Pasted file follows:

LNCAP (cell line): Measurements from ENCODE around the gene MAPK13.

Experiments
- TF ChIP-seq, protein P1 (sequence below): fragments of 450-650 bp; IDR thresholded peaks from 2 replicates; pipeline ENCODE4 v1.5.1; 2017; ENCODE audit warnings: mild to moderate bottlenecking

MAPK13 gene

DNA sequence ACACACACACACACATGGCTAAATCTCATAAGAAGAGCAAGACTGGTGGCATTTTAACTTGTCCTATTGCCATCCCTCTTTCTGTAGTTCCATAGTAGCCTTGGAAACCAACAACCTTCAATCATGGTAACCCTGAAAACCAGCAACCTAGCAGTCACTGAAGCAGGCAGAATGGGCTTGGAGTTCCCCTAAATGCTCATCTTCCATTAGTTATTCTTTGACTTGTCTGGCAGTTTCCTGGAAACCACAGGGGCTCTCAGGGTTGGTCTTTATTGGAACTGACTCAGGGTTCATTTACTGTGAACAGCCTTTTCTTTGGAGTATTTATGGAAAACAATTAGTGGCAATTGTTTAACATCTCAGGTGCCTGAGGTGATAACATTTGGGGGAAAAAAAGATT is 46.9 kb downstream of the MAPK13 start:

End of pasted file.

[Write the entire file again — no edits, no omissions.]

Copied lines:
LNCAP (cell line): Measurements from ENCODE around the gene MAPK13.

Experiments
- TF ChIP-seq, protein P1 (sequence below): fragments of 450-650 bp; IDR thresholded peaks from 2 replicates; pipeline ENCODE4 v1.5.1; 2017; ENCODE audit warnings: mild to moderate bottlenecking

MAPK13 gene

DNA sequence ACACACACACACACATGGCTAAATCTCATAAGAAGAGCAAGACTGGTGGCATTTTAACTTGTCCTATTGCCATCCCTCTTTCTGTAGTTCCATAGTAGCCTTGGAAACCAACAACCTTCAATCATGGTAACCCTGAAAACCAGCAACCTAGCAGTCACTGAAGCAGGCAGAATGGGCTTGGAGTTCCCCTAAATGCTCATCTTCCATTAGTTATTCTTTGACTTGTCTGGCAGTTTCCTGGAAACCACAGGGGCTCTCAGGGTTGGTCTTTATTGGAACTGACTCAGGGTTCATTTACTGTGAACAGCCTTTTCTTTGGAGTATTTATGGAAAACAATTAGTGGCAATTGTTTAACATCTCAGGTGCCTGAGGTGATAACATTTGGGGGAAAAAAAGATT is 46.9 kb downstream of the MAPK13 start: